[Korea] FOG – “Fogesque”

Though Korea hasn’t produced as steady a flow of shoegaze as continental counterparts such as Japan, Taiwan, and Indonesia, its output with regard to the genre has been solid.  Bands like Vidulgi OoyoO and UHF Seoul, and genre-adjacent acts such as Aseul and Say Sue Me have been notable representatives of Korean shoegaze and dream pop over the past decade-plus.  However, beyond a small number of bands and a Korean Loveless tribute, delving into the dreamy realm of the domestic scene has been difficult.

At the start of 2019, there was a brief surge of Korean shoegaze acts on Bandcamp.  The most impressive of these bands was FOG, whose “Shine/DreamingDreamingDreaming” single was an immediate attention grabber.  The band went on to publish a number of songs including a previously released demo album and it was obvious that this Seoul-based quartet was something special.  This week, they dropped their proper full-length debut, Fogesque, and introduced themselves as the new face of Korean shoegaze.

FOG’s strength is building incredible space using a cascade of guitars so deep and drenched in reverb that comparisons to Slowdive were immediate and perfectly understandable. Crafting within that vast space using dancing melodies and chilling, whispering vocals results in sheer bliss at a drugged-out stroll of a pace.  Fogesque is a perfect showcase of that ability and more via a blend of new music and some beefed up versions of older songs.

Four of the tracks on Fogesque are new versions of songs that first appeared on the aforementioned demo album from 2018, The Harder We Push, The Faster Well All Get Outta Here.  The standout of the callback portion of the album is “Dark Room”, which was hauntingly gorgeous in its demo form, but received a considerable amount of additional depth thanks to the production work of drummer Hwanho Lee (aka Bang9suk).   Perhaps the most fun result of the uptick in production quality is “Dehumidifier”, which taps along before a very harsh turn into a squall of guitar noise.  Admittedly, the dynamic change is a bit jarring at first, but there’s something wholly satisfying about such a violent eruption from the peaceful lull that leads up to it.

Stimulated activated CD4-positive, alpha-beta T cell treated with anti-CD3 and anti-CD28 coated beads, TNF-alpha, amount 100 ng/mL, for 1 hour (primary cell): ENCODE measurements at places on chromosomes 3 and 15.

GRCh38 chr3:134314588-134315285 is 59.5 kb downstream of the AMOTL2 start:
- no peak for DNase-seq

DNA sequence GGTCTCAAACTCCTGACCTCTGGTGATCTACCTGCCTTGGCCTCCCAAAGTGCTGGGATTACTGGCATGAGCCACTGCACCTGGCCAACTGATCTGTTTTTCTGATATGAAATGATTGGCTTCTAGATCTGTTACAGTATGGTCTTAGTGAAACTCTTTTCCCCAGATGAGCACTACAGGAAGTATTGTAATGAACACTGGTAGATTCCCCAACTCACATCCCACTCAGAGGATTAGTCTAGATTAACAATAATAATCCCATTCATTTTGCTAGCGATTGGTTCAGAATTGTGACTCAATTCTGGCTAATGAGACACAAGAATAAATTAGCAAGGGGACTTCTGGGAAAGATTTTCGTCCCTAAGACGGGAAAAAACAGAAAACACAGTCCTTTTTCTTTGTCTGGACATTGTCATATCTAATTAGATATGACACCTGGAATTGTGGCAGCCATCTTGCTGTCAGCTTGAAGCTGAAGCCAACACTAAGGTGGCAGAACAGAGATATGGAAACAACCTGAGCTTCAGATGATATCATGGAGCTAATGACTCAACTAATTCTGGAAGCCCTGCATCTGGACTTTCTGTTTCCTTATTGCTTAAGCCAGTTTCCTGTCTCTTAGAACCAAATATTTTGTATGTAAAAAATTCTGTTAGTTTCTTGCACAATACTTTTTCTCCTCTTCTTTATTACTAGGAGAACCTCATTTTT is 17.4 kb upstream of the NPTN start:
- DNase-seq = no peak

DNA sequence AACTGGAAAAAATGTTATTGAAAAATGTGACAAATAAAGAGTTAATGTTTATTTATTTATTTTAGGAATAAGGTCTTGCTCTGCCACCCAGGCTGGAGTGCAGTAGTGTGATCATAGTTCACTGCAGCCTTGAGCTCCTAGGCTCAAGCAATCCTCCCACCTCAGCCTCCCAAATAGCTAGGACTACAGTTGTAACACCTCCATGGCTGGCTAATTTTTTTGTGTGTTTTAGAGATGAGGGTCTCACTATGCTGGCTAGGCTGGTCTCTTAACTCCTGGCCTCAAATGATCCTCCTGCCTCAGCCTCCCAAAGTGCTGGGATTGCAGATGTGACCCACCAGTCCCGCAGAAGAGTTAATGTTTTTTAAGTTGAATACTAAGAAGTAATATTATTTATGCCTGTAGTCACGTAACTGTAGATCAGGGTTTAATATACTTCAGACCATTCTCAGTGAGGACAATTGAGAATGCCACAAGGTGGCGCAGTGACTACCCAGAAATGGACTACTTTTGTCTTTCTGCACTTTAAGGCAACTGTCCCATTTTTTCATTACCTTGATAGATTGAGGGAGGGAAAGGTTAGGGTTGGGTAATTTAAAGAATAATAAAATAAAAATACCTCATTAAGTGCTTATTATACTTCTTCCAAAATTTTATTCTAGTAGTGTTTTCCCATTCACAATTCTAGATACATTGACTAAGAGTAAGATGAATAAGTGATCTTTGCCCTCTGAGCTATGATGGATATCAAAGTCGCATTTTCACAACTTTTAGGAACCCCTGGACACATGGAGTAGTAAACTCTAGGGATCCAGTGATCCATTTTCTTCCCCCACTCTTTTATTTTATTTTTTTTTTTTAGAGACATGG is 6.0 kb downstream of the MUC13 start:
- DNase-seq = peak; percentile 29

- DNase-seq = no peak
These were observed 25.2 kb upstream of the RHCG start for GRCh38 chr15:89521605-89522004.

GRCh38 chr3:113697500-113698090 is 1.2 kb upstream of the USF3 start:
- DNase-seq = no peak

The new music on the album shows the band’s ability to continue writing fresh, strong shoegaze tunes using their usual formula.  If there’s one single best moment on the entire album it’s the exhale into the chorus of lead single “Nocturne”.  The burst of guitars and piercing melodic lead is tonal perfection.  And while the fadeout at the end of the track feels like a bit of a premature come down, the dense, dreamy haze continues into “Listless” and on into “Acid Dream”.  

Whether intentional or not, the placement of bouncy, whimsical dream pop tune “Dearest” smack in the middle of the album feels like a strategic palate cleanser before the wall of sound kicks back in on “Space Space Space Shuttle”.  From there, the band dives into deep textural exploration en route to the absolutely stunning finale of “Dark Room”.  

After almost two years of buildup, FOG’s new album is a statement that they are the band at the forefront of Korean shoegaze in this new decade.  Whether or not there’s a new wave of domestic artists poised to follow their lead, the young foursome has a bright future ahead of them on the back of a beautiful, deep sound that should appeal to a wide audience far outside their home country.  Fogesque is just the beginning.  

You can purchase Fogesque in digital or limited edition CD formats over at FOG’s Bandcamp page here:  https://phoque0twisted.bandcamp.com/album/fogesque